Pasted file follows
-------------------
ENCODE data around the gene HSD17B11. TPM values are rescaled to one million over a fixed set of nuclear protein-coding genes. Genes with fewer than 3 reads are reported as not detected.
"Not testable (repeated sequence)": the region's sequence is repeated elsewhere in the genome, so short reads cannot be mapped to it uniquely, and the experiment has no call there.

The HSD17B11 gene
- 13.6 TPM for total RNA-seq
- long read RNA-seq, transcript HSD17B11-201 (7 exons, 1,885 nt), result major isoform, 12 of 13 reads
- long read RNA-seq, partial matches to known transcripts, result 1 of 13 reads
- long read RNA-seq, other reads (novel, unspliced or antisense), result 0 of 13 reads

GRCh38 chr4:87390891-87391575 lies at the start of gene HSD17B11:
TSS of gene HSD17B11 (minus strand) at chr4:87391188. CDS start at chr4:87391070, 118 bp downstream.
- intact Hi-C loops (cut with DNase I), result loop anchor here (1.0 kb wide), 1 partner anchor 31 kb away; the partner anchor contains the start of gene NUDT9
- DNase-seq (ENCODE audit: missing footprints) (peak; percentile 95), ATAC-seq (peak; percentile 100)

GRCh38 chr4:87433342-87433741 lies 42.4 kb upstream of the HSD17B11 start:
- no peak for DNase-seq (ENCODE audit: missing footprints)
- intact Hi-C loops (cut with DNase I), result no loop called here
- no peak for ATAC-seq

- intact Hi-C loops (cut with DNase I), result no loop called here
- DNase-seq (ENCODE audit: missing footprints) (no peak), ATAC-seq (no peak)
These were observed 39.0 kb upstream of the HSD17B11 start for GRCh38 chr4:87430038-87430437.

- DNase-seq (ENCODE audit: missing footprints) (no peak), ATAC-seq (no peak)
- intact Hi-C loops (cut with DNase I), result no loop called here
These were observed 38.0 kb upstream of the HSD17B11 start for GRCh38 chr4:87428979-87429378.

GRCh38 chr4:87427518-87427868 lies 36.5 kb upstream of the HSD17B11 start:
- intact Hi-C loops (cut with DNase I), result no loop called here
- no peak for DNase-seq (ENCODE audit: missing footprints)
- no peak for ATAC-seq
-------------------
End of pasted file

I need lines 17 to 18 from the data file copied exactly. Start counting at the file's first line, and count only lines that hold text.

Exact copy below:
- DNase-seq (ENCODE audit: missing footprints) (no peak), ATAC-seq (no peak)
These were observed 39.0 kb upstream of the HSD17B11 start for GRCh38 chr4:87430038-87430437.